The key is learning and not repeating mistakes. I'm much better now than I used to be.


.

Edited by user Friday, January 18, 2019 3:58:28 PM(UTC)  | Reason: Not specified

“Harvest eaters... release trophies.” -Gurth
Private correspondence at: jkschind "at" tds.net
thanks 1 user thanked Gurth for this useful post.
weiliwen on 1/18/2019(UTC)
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Gurth  
#2 Posted : Friday, January 18, 2019 5:58:17 PM(UTC)
Gurth
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Another thing since I'm at it…

What's with the throwing of bluegills when ice fishing?

I routinely see people tossing a gill 20-40 feet through the air back towards their bucket.

That's a living thing. With… you know… nerve endings.

I realize we're gonna kill and eat these fish, but a little decency and respect could be shown.



Loved this one too…

In December, a couple of idiots were fishing tip-ups for northern and they ran the 50-60 yards to land one and then didn't have anything on them to remove the hook.

I could hear them saying that one would have to go back for the pliers.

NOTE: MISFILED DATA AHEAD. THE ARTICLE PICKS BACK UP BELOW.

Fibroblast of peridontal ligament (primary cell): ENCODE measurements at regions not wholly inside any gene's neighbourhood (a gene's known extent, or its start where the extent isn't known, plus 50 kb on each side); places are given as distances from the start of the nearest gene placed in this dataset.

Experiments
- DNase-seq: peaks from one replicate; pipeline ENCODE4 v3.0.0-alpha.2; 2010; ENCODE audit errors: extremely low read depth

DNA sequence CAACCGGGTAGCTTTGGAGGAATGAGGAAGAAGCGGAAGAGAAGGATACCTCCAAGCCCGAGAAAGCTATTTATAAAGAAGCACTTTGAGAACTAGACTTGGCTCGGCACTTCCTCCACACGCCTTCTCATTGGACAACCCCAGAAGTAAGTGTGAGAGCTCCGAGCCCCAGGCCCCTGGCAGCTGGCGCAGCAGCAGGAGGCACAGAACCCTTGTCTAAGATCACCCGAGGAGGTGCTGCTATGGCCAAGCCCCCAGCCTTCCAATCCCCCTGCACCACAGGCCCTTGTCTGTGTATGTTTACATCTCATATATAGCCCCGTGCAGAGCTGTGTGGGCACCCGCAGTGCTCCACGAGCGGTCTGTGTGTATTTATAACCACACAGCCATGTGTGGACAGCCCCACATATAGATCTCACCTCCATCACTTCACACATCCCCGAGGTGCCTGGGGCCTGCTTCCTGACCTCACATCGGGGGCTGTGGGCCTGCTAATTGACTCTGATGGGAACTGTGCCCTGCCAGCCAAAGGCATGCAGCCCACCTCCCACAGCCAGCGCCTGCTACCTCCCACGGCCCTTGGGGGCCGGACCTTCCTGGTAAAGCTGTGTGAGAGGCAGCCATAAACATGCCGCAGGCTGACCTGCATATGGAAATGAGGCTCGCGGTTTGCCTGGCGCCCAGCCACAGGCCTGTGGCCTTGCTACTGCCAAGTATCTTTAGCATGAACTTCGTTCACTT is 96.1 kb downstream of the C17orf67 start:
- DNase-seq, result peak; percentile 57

When fishing specifically for northern, how in the F do you not have a hemostat on you at all times?

After getting it off, they posed for several photos and then let it go (dumped the corpse).

Was probably out of the water for almost 8-10 minutes and was not legal to keep – have to be 40 inches in this spot.

Morons.



.

Edited by user Friday, January 18, 2019 8:46:53 PM(UTC)  | Reason: Not specified

“Harvest eaters... release trophies.” -Gurth
Private correspondence at: jkschind "at" tds.net
William Schlafer  
#3 Posted : Friday, January 18, 2019 8:20:30 PM(UTC)
William Schlafer
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I'm as guilty as the next guy when it comes to mishandling Trout. This season I have vowed to leave bigger Trout in the net as much as possible for hook removal and a quick picture.

Advice I've gotten was to always wet your hands before handling Trout. This helps reduce the amount of protective body slime removed by your hands. Minimize as much as possible how much a fish is handled and return it to the water as quickly as possible.